The meeting with Fabrice Hadjadj

The second "miracle" of this weekend was the reoccurrence, the rekindling of this love story in many of us. For Giovanni it happened in front of the testimonies, "I was moved to listen to Dino and to think that the human story that began in those pews has come down to me, miserable as I am, and saves me from my nothingness. Now I find myself eager to get involved in everything." For Roberto it happened again in explaining the exhibition on Fr. Giussani: "Presenting it allowed me to tell the story of the movement, putting in my own experience, how it has changed and is changing my life. [...] The wonder was especially in me: in observing once again the beauty of the path."

But what unites you?
It was precisely this reoccurrence, contagious, that was the point of novelty encountered by the many first-time visitors invited. Like Philippe, who exclaimed in amazement, "But what unites you? What makes all these young people be here?" Over drinks, he filled us with questions. "There is a need for this experience in France! And there is a need for the French Church to open up to these realities," he concludes. He also decided to stay for the evening of songs, titled: There's a crack in everything. That's how the light gets in, a journey of rediscovering pop songs to enter into dialogue with the hearts of contemporary artists. He left thanking the organizers, his eyes beaming, "What energy!" An energy that amazes the singers themselves, as Paolo recounts, "None of us, until an hour before the evening began, could have imagined what would happen. Among those of us in the band, we experienced unity and attention, a calmness even in the face of imperfection. We were present! To those who thank and congratulate, I do not know what to say, we too are as amazed as they are.... Where does this gusto come from, which prevails over our littleness... we who fight even to decide how to dress on the night of the performance?" Carla also wanted to prepare for this evening, fascinated by the enthusiasm of some friends, but, not knowing how to sing, she did not dare to involve herself too much at first. "Don't worry, we will find something for you to do too," they told her. "Starting from this gaze and this heart's desire, which was shared, everything changed. In particular I changed," she says.

The cloister of the convent of Saint Severin

The third "miracle" was the unity among us, which surprised us. In his talk, Fr. Gabriel Richi Alberti, professor of theology at Saint Damasus University, described what we saw happening before our eyes: "The event of Jesus Christ remains in the today of history, offered to my freedom, through the communion of Christians: the Church. A communion that Christ himself generates: it is not our work. This is why we can say that communion is the form of the event in the present, that is, the historical form in which the encounter with Christ takes place. "The Master is here and is calling you" (Jn 11:28). These are Martha's words to her sister Mary after the death of Lazarus. These words describe that Christ himself, the Master, is the one who calls us into the present of our history and does so in and through communion, which is the form of his coming into the present."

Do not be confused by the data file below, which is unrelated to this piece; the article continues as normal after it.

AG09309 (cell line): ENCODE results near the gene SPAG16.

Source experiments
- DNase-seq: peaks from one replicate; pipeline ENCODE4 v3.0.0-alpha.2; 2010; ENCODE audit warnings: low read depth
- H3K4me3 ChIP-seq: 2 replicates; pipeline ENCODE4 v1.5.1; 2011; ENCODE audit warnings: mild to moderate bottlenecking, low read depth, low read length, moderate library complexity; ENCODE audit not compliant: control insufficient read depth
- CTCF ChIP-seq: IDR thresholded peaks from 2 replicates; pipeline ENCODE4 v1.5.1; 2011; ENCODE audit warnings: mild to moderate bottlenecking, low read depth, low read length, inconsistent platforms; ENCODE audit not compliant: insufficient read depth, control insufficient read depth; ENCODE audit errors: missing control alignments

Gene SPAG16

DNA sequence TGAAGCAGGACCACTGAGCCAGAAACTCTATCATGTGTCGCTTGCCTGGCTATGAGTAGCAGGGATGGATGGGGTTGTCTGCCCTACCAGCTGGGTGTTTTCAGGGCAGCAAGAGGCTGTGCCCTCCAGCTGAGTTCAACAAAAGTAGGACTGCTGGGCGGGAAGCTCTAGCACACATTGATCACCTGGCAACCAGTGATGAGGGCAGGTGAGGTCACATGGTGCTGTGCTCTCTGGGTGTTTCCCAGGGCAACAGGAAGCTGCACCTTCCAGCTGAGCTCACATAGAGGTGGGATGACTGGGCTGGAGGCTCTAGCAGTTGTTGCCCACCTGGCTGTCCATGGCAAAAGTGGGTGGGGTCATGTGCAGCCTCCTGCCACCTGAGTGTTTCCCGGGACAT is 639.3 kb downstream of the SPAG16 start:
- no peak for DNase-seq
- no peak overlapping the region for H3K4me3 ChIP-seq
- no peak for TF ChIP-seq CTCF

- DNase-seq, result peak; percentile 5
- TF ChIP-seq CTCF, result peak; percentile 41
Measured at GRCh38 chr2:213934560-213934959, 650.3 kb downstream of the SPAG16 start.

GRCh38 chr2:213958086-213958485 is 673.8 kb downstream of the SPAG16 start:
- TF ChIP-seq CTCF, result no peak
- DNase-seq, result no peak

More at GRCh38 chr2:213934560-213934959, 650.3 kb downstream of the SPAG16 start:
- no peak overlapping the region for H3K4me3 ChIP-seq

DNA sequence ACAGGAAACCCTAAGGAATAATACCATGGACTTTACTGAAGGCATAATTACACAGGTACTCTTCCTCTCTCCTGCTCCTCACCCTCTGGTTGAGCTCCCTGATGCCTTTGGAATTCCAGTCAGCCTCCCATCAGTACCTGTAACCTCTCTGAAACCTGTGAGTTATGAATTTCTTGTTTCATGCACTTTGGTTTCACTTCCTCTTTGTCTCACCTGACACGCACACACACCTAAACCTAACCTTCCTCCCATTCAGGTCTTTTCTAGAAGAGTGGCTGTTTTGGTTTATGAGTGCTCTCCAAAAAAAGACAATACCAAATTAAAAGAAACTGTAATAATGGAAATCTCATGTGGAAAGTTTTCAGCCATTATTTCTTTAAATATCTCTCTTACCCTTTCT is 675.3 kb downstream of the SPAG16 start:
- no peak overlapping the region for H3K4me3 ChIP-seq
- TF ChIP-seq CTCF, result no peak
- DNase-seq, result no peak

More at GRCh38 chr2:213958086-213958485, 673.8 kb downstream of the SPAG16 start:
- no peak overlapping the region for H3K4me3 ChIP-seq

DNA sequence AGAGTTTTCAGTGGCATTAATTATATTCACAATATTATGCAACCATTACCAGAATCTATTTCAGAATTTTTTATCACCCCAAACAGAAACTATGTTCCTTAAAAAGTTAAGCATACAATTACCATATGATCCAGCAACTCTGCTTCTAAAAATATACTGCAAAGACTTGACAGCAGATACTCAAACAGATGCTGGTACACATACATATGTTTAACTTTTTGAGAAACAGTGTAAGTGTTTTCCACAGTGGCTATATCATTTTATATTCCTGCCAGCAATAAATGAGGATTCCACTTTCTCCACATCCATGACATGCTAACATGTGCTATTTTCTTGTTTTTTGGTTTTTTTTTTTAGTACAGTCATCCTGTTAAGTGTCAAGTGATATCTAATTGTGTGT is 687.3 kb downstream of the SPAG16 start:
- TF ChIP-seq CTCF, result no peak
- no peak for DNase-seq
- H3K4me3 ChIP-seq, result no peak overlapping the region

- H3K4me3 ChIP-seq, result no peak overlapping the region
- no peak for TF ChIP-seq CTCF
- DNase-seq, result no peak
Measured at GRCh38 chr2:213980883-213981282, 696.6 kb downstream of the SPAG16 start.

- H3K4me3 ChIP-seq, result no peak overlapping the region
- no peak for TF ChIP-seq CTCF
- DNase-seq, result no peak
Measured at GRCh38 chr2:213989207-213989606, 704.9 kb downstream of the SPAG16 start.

153 big fish
The fourth "miracle" was the amazement at an overabundance, as Paolo recounts, "Two thousand years ago Jesus said, 'Cast the net on the right side of the boat,' today he tells us, 'Prepare an appetizer for 100 people'... it is the same thing. And we also brought 153 big fish ashore...." What does this overabundance consist of? Natalie, at the forefront of the organization, discovered this: "The thing that surprised me most was on Saturday night, when I arrived home and realized that I was very happy, whereas I could have been tired and exhausted after all we had done. A deep and serene joy that I did not understand. The next day, when I picked up a text by Fr. Giussani again, the answer was clear. There was the sentence, ‘I am very loved. I only need this and this alone is enough for me.’ I am loved and that is enough for me! And that is where my joy comes from, despite my weariness. What else do I need? To recognize that I am loved and that this is enough for me to live fully." It is thus the miracle of a self that is reborn, which rediscovers all its need, and returns to seek Him, playing itself out in the challenges that the days hold for us. As Fr. Gabriel writes upon his return to Madrid, "It was, once again, an opportunity to verify the grace of Christ's presence in our communion, the concrete fact that He is everywhere in our homes, and also an opportunity to grow in our awareness of our responsibility to the world. We have nothing more to do in the daily fabric of our existence than to witness to Christ." Because, as Susanna writes, "in these days it has been evident to me that communicating what we have encountered is the way to verify deeply the truth of our experience."

Stefano, Paris